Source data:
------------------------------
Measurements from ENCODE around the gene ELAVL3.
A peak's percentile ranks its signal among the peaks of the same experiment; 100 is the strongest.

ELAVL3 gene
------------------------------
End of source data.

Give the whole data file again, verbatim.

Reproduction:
Measurements from ENCODE around the gene ELAVL3.
A peak's percentile ranks its signal among the peaks of the same experiment; 100 is the strongest.

ELAVL3 gene